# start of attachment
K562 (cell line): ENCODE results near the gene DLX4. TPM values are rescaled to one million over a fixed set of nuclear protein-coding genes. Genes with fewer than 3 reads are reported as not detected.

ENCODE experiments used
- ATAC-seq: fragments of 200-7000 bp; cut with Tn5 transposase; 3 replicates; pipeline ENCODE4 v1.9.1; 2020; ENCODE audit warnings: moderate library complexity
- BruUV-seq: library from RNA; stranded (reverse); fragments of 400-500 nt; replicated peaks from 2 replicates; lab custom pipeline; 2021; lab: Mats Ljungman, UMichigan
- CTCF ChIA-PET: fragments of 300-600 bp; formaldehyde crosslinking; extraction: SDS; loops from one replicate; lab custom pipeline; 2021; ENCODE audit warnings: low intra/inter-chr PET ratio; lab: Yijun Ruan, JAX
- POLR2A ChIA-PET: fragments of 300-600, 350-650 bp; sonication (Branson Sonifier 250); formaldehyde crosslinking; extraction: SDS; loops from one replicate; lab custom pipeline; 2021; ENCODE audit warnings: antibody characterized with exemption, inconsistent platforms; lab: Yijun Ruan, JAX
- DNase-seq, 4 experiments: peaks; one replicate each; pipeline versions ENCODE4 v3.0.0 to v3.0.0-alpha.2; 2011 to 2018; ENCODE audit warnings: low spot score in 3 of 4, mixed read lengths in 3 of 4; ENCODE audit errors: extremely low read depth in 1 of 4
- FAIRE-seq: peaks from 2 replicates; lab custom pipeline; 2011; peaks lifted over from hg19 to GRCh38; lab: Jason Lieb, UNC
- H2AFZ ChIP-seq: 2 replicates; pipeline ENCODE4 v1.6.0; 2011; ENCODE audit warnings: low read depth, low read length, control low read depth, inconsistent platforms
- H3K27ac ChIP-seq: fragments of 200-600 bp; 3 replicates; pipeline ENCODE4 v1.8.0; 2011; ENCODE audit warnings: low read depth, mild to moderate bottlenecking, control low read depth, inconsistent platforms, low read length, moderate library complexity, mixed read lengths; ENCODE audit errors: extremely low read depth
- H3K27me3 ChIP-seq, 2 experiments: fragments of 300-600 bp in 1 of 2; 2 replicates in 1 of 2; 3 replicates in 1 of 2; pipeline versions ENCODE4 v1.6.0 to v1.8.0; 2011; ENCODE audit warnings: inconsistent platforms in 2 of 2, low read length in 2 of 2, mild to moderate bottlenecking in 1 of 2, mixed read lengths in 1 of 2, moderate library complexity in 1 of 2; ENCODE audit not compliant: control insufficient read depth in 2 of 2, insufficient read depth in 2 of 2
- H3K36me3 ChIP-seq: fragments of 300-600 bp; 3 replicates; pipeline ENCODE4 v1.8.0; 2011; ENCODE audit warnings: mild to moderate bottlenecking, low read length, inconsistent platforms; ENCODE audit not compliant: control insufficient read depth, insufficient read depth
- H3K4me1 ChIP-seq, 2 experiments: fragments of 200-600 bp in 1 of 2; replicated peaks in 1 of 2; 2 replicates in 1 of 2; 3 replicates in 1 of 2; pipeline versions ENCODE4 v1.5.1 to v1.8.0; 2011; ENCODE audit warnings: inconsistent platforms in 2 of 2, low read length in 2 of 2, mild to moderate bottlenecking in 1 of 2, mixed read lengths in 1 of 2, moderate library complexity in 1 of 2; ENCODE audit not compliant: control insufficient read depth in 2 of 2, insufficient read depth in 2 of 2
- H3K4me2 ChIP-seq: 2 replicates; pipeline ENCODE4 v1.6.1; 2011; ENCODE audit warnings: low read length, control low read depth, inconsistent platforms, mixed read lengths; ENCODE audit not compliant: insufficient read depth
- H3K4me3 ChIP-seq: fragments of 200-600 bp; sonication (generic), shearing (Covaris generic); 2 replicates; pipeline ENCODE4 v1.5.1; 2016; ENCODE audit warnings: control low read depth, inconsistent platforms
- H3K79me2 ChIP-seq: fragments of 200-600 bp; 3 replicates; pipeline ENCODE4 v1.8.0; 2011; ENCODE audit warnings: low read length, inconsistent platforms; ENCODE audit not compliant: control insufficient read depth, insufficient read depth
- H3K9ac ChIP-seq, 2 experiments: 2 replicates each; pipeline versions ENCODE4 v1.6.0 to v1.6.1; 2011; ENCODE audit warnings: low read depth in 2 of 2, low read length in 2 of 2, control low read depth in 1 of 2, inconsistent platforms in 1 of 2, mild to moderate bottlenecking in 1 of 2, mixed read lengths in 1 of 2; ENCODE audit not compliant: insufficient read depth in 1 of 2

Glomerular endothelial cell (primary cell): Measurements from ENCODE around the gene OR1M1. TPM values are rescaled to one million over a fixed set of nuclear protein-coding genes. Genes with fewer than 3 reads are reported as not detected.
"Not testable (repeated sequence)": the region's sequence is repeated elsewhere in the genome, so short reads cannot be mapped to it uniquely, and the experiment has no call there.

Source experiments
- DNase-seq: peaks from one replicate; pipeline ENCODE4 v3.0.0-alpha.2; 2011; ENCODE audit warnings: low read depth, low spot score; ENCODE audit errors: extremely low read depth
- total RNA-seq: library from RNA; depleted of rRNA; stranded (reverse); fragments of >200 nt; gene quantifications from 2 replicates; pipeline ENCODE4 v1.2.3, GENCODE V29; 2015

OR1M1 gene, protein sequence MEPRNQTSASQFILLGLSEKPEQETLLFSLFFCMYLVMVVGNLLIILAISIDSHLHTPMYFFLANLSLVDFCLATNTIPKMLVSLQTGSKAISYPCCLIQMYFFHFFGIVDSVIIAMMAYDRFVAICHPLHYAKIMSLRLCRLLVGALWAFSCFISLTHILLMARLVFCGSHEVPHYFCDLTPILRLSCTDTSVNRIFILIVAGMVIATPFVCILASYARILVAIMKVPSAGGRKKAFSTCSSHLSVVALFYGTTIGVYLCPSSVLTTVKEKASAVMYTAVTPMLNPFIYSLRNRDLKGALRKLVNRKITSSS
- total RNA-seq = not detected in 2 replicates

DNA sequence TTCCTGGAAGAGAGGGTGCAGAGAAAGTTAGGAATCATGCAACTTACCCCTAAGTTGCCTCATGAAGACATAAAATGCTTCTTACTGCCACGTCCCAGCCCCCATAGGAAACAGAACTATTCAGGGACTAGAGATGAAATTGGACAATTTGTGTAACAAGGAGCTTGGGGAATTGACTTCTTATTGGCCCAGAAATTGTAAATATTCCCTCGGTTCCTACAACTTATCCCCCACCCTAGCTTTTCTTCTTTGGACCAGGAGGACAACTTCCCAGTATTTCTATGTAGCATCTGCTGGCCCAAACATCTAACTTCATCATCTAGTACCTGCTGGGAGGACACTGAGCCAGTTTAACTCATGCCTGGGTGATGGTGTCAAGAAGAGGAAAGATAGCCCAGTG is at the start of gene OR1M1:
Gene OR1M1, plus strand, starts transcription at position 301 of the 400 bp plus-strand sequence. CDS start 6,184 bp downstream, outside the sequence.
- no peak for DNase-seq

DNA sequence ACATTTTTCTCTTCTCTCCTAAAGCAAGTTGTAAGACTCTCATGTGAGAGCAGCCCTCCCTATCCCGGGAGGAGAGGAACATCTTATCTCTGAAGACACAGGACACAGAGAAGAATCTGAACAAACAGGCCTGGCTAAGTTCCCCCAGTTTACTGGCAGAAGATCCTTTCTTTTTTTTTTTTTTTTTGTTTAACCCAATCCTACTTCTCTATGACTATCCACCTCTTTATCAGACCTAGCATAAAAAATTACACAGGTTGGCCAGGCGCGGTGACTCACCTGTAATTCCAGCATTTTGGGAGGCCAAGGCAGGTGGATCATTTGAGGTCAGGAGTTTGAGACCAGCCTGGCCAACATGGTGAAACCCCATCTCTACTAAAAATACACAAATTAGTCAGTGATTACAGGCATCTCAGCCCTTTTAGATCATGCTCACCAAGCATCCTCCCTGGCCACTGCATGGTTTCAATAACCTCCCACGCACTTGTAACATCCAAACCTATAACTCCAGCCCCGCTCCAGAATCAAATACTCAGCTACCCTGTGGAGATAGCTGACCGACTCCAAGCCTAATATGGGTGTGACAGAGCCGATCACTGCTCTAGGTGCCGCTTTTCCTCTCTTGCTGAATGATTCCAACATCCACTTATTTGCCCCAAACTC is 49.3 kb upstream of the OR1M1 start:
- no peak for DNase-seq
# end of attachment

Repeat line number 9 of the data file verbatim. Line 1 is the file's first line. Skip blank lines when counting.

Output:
- H2AFZ ChIP-seq: 2 replicates; pipeline ENCODE4 v1.6.0; 2011; ENCODE audit warnings: low read depth, low read length, control low read depth, inconsistent platforms